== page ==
BlogHVAC ExplainedDecember 27, 2021Why does my heater smell like it’s burning?

It can be disconcerting to turn on the heat in your home for the first time in a while and not only smell something burning, but have the smoke alarm activate. This is not unusual, especially in a hot state like Florida, where there may be a significant gap since the last time the heater was used.

Not to worry, says, Alan Wilson, Millian Aire’s Vice President of Technology and Training — the burning smell is innocuous and can be expected. The scent comes from dust collecting on the unit and being heated then incinerated when the heat is turned back on.

“When AC units operate, they produce air that is saturated with water,” Wilson explains. “A little bit of that water will stick to that unit, and that moisture then attracts dust and dirt. As the liquid evaporates, the dust and debris are left behind, with more accumulating over time — even in a clean home — in a quantity that relates to the amount of time since the last time you turned on the heat.”

In Florida, it’s not uncommon for this small incineration to cause the smoke alarm to be activated. To avoid that stress (especially for elderly residents), Millian Aire offers a maintenance plan including a visit by a technician every six months to inspect and clean the HVAC system and turn on the heat. This not only circumvents the nuisance of a burning smell and alarm but keeps the system operating at peak efficiency.

Not Mold or Mildew

It’s also good to recognize that the burning smell doesn’t generally indicate a cleanliness issue in the home, nor does it imply the presence of mold or mildew.

“It’s just dust on the unit’s heating strip,” says Wilson. “That’s why that burning scent smells like smoke. It’s an electric heat problem and is only an issue in states like Florida. In this state, if you have a heat pump, you can conceivably go months in the winter before the electric heat ever turns on, and sometimes it never comes on the whole winter. So, there are times when you can get up to a year and a half worth of dust on the unit’s heating strip.”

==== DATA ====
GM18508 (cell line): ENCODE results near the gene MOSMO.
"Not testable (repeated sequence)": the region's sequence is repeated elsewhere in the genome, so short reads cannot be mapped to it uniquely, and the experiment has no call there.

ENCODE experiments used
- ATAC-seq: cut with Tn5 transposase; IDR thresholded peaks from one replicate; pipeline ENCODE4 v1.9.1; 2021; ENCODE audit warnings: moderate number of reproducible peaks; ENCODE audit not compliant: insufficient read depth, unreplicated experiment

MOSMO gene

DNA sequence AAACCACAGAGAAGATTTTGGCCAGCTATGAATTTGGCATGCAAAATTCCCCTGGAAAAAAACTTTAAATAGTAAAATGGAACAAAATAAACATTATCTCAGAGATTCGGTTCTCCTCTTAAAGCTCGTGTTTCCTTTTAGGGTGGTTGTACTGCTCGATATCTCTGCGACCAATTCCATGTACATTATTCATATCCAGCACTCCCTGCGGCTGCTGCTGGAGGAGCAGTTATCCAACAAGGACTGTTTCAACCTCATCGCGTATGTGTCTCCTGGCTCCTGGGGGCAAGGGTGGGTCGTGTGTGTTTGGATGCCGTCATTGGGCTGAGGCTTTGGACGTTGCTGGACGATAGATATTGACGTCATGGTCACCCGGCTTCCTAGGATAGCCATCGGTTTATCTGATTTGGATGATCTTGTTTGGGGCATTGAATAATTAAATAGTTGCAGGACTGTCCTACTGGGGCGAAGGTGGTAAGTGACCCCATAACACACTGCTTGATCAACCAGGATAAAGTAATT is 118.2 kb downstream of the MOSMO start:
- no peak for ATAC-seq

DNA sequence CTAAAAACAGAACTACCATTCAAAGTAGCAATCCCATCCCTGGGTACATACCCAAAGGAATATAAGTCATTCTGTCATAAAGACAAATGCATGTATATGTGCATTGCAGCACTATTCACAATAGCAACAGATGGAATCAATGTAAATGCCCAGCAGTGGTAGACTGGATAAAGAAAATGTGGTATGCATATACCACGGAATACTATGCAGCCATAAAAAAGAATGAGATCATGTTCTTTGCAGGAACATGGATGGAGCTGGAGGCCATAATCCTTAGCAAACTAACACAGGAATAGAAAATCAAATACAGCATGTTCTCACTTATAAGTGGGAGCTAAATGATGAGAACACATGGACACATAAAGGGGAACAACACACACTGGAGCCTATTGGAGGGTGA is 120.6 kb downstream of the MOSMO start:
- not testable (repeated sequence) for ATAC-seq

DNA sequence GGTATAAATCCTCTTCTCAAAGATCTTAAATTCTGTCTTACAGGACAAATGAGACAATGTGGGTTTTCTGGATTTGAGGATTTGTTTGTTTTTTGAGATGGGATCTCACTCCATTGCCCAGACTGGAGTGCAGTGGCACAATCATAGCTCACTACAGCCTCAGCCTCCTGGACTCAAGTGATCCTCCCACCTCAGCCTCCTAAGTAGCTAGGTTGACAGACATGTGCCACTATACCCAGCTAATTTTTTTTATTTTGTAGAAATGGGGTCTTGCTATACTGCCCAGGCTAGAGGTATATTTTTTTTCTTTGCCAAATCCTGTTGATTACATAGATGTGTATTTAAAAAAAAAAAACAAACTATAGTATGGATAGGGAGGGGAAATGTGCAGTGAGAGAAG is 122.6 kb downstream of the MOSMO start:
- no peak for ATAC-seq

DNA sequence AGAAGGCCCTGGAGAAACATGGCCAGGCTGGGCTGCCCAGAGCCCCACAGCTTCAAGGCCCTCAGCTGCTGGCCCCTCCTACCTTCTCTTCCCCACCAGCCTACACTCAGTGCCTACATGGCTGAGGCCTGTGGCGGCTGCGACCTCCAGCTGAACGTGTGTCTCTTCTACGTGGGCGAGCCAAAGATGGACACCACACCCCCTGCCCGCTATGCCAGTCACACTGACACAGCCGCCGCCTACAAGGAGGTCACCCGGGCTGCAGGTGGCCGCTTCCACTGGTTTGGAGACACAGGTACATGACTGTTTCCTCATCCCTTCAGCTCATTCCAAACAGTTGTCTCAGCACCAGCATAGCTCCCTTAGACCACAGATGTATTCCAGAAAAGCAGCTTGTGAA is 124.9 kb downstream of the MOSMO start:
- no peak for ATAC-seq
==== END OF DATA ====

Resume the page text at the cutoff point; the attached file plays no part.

There’s a common misplaced perception that the AC unit filters the air and keeps dust out. Even with filters in place, this is not really the case, says Wilson, adding that the AC system is not a vacuum purifying the air — it just circulates cooled or heated air.

Not a Fire Hazard

Smelling something burning when turning on the heat after a long period also doesn’t indicate a fire hazard. That’s because HVAC units are constructed of metal, with a flame rating. The same applies to your home’s duct work, which is made of fiberglass and considered non-flammable.

“It’s an inconvenience, not a danger,” Wilson adds.

The best solution is to have an HVAC technician keep the heating elements and coils clean as part of a maintenance plan. But at a minimum, turn on the heat every six months to help minimize the smell and the likelihood of a smoke alarm going off.

Feels Cool Instead of Hot?

Another phenomenon that can be experienced when turning on the heat for the first time in a while is feeling as if the unit is blowing cool air instead of warm, says Wilson. This is a common perception, based on the difference between the warmth of air inside the home compared to air from an electric heater.

This is caused by an electric heater producing air that’s 15-20 degrees warmer than the air inside the house, says Wilson. For example, if it’s 70 degrees in the home and you turn on the heat, the HVAC unit will produce 80-85-degree air. That air will be warm compared to the air in the house, but can feel cool in relation to the temperature of skin. This is just a perception issue, explains Wilson, and doesn’t indicate that the heat isn’t working properly.

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